Friday, June 12, 2009


1. Dog- use a 10-12 month old mixed breed dog, 60-90 lbs, 27.27kg to 40.91kg, young and healthy.

2. Do full lab work-up to eliminate all possible health problems; specially- blood born diseases.

3. Must be previously vaccinated against all local diseases.

4. Do not use breeds or individuals known to have immune deficiency problems.

5. Make up Newcastle virus vaccine 1000 dose vial. (Use only the 6 cc of diluent vial that comes with the NDV or Saline if Diluent is not available). Inject 3.0cc of Diluent or Saline to the NDV vial. Discard the balance remaining from the Diluent vial. The La Sota strain or B-1 are most common. Other strains of this virus should work as well but do not use Killed Virus NDV Vaccine. Use Modified Live NDV. This virus is your cell immunity inducer.

6. Place IV Catheter in dog.

7. Inject 2.0 or 3.0cc of Newcastle virus into the I.V. from your vaccine bottle depending on the official weight of the dog. (Treat dog with I.V fluids accordingly) (Do Not use Corticosteroids)

8. Induction of Newcastle’s disease virus for cellular immune serum (cytokines) may only be done once on any dog. The second time around, only antibodies to Newcastle’s disease are produced. These are of no use and can cause an adverse reaction.

9. Timing is absolutely essential for taking serum against distemper. Take blood 11-12 hours post injection (11-12 hrs post injection= Anti-viral factors=Very effective against Distemper Virus in VIVO.) Timing is important. (Interferon, antiviral, regulatory, anti-inflammatory cytokines all have different times of production).

10. All procedures must be sterile. Just prior to the 11-12 hours post- injection, anesthetize donor dog (approx. 5-10 minutes before).

11. Place Jugular catheter.

12. Start I.V fluids.

13. Withdraw blood between the 11th and 12th hour and inject into 10cc blood vials [sterile no additive vials] and allow the blood to clot. All VETS please take out only up to maximum amount from donor dog. Remove blood just short of putting the dog into shock. That can be determined by the color of the gums and respiratory rate. What is amazing is the speed with which a healthy dog recovers. Fluids of course help recovery. We could take about 250 cc whole blood from a 90 lb dog and get about 100 cc of usable serum (A.W. Sears DVM 6/8/09)

14. Centrifuge immediately after clotting for clear serum. Do not allow RBC’s to lyse.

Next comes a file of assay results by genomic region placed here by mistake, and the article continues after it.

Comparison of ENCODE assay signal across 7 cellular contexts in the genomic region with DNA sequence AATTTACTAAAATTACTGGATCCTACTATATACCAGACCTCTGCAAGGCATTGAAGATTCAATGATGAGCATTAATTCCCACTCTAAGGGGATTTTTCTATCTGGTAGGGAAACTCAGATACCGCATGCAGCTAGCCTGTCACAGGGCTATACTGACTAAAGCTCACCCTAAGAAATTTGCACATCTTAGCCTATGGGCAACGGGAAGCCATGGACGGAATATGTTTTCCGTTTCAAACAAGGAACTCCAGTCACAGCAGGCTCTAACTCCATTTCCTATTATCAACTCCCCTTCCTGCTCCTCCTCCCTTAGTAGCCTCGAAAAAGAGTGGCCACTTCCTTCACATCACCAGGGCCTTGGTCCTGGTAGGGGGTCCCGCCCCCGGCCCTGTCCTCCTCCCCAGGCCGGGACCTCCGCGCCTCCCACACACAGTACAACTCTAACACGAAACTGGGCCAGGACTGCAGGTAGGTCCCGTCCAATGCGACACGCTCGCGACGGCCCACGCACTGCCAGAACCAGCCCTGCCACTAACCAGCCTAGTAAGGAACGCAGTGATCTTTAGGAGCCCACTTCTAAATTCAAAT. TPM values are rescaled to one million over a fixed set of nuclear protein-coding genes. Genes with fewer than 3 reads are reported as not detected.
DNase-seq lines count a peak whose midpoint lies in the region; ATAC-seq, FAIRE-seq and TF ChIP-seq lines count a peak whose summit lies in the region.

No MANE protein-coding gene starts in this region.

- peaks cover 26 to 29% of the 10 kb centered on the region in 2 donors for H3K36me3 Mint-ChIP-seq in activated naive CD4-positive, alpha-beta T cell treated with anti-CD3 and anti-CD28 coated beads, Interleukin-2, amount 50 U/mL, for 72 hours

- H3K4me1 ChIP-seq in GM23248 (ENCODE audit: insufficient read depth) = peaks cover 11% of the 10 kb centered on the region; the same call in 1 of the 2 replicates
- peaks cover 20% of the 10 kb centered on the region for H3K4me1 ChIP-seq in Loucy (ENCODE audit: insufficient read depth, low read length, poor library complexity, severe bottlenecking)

15. Remove serum and place into sterile bottles.

16. Place serum bottles in baggies and store in refrigerator. Bottles of serum can be stored for up to five years in a refrigerator; longer if frozen.

17. Cryo-precipitates may form after refrigeration. Mixing causes clouding. This is not harmful.

18. May be filtered out with a .02micron filter. Keep sterile.

19. All my donor dogs have survived. I have not lost any.

Note: Revisions may be made as new data becomes available.
If you have any questions, please contact Dr. Alson W. Sears DVM for further clarification at

1 comment:

  1. Ok, this is truly promising, but if you have a neurologic disease, it is likely that your response will be worst, because this pathology is immune-mediated (in the 50-60% of the cases), so if NDV induce a good celular response you´ll have a lot of cytokines in your serum that in the case of permeability of the blood-brain barrier (BBB) (demonstrate for CDV) will cause an increase in the pathology and the lethality of the infection. If the BBB is intact (in the initial phase of the infection) the cytokines can´t be able to reach CNS parenchyma, so your serum in theory will work only in the early multisystemic disease (associated with respiratory or gastrointestinal infections) when the virus is restricted to lungs, intestines, skin, naso-ocular tissue, etc. So this is my question. Did you test this serum in neurologic disease patients with effectiveness?, because I did it (but with Recombitek induced serum, and protein G treatment to retire the Igs).